Method clarity: Some aspects of the experimental design are not clear. For example, how was the soil moisture initialized or spun up? Did the authors test the sensitivity of their conclusions to this method? What is the vertical resolution of the new multi soil layer model? Given that soil water is fundamental to these experiments, I think these are important details. I also wonder why the authors forced the model with MACA instead of the flux tower met.
Assessment of model performance: I see this as a contextualized OSSE experiment. However, I do think that the authors should do a little more than calculate TMSE relative to GPP/ET. Perhaps use some of the standard ILAMB metrics in addition to RMSE like inter annual variability, monthly variability and phase shifts in annual cycles?
The authors come off as defensive about the model predicted leaf water potentials, understandably because they are a physical (there are basically no trees that allow for LWP lower than -4 MPa, the -10 MPa cited in the text is for California chaparral and the correct citation is Tyree 1997 not Vesala 2017). I do appreciate that the experiments are designed to test relative sensitivities of physiological diagnostics to model parameters and that ecosystem dynamics are turned off, but with some of the parameterizations all the trees would be VERY dead before the drought started. I think with such ridiculous LWP values, the authors are going to lose the confidence of a large portion of their audience that has a physiology but not a modeling background, so I hope they will try to make some modifications to their experiments. The fact that the LWPs are dropping so low suggests that the authors might want to reconsider the vulnerability curve parameterization and parameter space that they explore for their experiments. Another option is to use the simulated water potentials to tell us more about the system (for example, to screen what parameter combinations are physiologically impossible at the site). It seems like these trees must have really deep roots to exist at this site with is in agreement with the conclusions of Goulden and Bales 2019. Why not direct the discussion in this direction instead?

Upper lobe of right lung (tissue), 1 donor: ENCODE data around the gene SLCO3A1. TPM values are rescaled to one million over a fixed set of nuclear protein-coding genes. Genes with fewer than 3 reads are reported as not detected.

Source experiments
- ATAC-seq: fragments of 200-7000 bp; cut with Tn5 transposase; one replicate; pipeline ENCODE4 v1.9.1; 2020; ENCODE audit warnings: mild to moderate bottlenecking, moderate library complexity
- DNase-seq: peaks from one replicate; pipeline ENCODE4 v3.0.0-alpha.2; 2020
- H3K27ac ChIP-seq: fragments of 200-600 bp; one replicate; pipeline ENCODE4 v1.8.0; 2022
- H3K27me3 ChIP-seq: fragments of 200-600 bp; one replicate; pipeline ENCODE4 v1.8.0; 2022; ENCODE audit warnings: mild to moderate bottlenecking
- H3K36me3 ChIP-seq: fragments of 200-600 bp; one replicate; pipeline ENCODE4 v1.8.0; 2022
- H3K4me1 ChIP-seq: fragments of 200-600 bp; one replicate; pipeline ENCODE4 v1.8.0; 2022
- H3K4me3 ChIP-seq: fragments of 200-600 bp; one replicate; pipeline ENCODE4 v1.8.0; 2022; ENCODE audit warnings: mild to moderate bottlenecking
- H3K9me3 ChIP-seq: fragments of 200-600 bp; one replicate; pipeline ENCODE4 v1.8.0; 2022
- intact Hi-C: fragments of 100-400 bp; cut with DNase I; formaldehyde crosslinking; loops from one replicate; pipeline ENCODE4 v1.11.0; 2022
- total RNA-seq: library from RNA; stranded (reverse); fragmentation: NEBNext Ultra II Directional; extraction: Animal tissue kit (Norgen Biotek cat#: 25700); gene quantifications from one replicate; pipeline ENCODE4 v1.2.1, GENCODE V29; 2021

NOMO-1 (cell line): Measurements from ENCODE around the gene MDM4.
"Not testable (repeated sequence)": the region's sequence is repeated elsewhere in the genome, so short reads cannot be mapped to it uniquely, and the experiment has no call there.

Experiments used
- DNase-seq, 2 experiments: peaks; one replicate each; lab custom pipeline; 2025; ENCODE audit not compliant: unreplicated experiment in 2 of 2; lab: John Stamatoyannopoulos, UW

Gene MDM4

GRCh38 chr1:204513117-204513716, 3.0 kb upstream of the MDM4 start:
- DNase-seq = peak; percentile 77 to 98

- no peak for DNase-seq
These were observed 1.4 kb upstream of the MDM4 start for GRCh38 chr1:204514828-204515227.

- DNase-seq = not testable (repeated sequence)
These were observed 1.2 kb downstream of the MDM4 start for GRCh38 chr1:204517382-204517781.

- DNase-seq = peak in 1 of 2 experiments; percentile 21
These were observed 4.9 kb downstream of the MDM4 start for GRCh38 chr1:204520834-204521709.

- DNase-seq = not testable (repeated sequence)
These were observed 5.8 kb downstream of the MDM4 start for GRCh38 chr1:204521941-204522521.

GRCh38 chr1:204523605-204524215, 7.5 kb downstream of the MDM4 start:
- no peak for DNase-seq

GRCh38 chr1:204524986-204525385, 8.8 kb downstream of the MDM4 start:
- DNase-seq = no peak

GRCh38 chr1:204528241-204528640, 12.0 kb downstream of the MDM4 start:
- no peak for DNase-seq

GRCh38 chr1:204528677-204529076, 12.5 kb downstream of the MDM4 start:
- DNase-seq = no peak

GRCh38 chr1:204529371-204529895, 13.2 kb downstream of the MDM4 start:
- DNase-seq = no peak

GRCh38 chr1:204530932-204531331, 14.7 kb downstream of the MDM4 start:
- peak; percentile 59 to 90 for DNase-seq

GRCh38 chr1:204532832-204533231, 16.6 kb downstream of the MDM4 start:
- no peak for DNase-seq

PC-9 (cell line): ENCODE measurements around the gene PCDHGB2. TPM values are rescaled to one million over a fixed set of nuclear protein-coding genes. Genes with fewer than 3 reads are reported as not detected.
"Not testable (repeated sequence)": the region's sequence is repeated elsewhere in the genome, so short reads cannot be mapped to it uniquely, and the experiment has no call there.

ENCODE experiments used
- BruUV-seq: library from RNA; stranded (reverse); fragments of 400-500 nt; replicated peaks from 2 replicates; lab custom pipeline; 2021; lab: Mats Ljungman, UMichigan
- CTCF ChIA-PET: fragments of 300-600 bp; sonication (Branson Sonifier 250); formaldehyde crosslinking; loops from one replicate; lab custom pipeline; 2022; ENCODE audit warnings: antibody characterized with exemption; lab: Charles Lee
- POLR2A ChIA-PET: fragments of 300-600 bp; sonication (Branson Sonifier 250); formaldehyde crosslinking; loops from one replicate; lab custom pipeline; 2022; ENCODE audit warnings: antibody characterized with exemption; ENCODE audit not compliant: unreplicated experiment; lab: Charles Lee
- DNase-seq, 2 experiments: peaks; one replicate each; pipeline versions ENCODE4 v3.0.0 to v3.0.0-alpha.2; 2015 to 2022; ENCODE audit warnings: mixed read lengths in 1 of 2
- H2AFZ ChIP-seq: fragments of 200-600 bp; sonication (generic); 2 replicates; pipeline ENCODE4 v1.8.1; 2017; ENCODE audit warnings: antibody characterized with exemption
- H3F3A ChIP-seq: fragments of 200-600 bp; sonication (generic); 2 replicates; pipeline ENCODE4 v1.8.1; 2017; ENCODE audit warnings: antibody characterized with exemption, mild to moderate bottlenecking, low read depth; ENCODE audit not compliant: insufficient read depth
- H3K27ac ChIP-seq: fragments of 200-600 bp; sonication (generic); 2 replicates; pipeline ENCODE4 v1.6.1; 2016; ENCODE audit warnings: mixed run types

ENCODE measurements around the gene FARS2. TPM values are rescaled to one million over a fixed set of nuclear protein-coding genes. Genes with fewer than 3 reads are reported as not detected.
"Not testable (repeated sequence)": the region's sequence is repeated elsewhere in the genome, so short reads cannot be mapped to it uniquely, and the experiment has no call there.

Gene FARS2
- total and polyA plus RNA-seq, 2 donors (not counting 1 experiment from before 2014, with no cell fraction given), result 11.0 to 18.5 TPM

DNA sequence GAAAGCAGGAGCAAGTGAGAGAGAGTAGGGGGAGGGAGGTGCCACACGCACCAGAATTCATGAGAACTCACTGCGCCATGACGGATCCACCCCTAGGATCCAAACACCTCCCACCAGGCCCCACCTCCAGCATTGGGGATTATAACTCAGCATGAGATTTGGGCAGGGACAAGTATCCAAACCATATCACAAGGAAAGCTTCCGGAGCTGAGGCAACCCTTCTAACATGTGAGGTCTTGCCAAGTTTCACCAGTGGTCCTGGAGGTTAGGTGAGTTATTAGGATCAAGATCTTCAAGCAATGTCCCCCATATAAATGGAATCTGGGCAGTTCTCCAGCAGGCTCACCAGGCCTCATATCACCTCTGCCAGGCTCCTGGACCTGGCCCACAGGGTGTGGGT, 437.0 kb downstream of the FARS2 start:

Minor line specific comments
There are grammatical problems throughout the text which could use further proofreading (tense problems etc)
Almost everywhere water potential units are written as ‘Mpa’ when they should be ‘MPa’. Similarly, the authors should be consistent with capitalization/abbreviation of ‘Fig.’, ‘fig’, ‘Figure’ throughout the text. Id also like the authors to denote the denominator as either 1/x or x-1 rather than using both in the text
Instead of using kLWP as one of the parameters, can the authors choose a different letter, this is easily confused with conductance (k)
All of the figures would benefit from increased font size.
L359-361 I am having trouble understanding what the authors mean here, can they clarify?
Make sure to write out all abbreviations in figures in the captions